A review for the Folk & Acoustic Music Exchange
by Al Price
Much has been made of last year's Grammy winner, "The Great Dobro Sessions", and rightfully so. It included a group of accomplished studio musicians. That album demonstrated the versatility of the dobro, in a variety of musical genres, laying to rest the myth that dobros are only for luaus and hayrides.
The same is true for "Canadian Borderline", an album by Doug Cox of British Columbia. Cox surrounded himself with skillful and talented musicians (including Tony Trischka on banjo), weaving an eclectic group of songs into an interesting and enjoyable collection. Included are selections from Iris Dement, Duke Ellington, and Sam Cooke, Stevie Ray Vaughn, as well as, Cox originals and traditional tunes.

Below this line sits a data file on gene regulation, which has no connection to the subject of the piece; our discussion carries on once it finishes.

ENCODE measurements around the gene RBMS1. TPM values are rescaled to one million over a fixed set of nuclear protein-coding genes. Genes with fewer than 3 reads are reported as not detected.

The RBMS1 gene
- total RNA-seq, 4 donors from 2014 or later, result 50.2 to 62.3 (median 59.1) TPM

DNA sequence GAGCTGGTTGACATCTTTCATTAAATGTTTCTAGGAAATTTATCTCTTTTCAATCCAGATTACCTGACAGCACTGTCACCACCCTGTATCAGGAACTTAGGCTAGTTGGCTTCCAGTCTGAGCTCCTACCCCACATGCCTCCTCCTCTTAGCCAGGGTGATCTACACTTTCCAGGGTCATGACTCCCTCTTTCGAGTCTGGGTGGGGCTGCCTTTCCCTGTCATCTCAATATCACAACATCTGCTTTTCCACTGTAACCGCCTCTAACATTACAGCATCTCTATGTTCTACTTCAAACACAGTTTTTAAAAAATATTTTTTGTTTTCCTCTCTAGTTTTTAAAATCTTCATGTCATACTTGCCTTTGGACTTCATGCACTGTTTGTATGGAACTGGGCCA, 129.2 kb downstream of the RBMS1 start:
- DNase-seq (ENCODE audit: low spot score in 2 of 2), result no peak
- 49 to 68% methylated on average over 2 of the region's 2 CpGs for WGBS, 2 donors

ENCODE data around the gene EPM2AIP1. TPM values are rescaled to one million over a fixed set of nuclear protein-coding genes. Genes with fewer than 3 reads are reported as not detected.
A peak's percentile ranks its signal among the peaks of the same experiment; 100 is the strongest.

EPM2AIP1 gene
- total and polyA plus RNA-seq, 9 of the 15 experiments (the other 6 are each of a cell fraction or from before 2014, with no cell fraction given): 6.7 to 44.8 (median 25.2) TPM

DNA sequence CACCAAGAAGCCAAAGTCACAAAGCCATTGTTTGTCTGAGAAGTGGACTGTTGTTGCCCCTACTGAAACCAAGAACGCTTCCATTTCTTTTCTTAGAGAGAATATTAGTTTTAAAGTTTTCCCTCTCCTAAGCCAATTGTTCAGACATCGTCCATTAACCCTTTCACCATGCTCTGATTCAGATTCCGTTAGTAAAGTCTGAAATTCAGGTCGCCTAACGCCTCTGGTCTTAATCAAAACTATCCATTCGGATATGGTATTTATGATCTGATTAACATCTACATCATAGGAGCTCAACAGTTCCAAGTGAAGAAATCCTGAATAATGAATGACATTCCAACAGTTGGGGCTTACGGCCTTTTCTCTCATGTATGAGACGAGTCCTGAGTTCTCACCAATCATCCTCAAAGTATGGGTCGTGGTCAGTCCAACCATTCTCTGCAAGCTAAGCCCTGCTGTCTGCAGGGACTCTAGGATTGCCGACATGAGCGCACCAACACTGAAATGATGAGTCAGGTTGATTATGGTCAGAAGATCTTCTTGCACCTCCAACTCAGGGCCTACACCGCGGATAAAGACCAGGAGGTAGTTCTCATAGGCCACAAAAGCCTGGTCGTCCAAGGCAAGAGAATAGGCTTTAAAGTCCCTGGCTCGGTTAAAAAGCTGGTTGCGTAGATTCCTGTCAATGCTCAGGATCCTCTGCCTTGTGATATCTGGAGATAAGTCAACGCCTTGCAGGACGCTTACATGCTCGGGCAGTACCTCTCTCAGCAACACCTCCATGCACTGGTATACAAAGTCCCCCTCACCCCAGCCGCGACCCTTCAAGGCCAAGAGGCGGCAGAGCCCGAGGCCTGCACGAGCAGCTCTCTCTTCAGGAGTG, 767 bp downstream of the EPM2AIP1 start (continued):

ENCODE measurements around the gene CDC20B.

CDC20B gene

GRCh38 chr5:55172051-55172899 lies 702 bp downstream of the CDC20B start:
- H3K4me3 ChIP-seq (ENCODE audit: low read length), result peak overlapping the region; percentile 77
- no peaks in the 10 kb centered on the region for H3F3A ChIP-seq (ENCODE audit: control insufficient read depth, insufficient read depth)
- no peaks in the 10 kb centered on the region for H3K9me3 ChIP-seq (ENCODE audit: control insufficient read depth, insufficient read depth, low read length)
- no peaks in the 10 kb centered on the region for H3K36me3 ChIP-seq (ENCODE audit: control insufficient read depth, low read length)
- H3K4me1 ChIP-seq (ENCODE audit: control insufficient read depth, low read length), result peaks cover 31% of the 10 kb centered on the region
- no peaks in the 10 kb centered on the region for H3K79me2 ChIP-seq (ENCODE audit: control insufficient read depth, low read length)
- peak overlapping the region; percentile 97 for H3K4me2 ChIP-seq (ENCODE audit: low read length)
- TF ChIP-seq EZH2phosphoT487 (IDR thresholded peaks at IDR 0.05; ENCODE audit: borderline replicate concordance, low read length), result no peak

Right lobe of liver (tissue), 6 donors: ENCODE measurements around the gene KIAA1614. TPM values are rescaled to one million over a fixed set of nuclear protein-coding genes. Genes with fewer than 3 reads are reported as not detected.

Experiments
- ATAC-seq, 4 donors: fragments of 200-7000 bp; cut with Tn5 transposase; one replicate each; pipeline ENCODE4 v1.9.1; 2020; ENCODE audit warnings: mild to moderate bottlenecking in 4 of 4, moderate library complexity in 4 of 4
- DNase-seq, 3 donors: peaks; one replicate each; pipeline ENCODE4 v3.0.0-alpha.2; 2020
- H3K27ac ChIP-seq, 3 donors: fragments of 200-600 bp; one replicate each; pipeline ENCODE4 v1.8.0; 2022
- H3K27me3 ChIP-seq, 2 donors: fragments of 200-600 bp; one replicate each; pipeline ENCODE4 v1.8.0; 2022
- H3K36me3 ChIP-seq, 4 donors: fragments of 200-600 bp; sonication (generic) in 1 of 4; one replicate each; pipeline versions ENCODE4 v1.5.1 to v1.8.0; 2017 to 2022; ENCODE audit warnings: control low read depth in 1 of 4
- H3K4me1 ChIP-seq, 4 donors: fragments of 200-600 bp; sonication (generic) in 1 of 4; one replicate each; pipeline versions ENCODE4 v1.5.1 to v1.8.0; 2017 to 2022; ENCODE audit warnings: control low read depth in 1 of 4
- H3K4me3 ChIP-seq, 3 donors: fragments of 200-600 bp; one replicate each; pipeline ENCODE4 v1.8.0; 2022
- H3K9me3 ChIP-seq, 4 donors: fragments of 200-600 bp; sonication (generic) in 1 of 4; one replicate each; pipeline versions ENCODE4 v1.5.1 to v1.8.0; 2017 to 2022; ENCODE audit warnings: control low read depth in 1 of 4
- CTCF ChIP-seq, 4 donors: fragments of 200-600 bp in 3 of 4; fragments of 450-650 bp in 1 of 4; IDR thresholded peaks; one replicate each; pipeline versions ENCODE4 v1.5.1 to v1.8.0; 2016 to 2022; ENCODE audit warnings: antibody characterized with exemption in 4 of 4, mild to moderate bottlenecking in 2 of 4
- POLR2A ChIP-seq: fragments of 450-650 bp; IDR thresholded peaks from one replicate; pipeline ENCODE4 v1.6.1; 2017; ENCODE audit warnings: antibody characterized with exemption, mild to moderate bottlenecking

It is difficult to single out specific highlights as there's not a weak song in the bunch. "Lenny", the Stevie Ray Vaughn classic, is a beautiful tribute to Vaughn. A comedic arrangement of "Shuckin The Corn" will bring a smile to anyone, even banjo players. What a pity Sir Duke isn't around to hear "Caravan" with dobro, mandolin, banjo and guitars accompanying bass and cornet.
Cox is as impressive a dobro player as you can find anywhere. His vocals are reminiscent of Leo Kottke. The other artists who appear on Canadian Borderline are equally accomplished. I recommend this album without hesitation. It's a winner!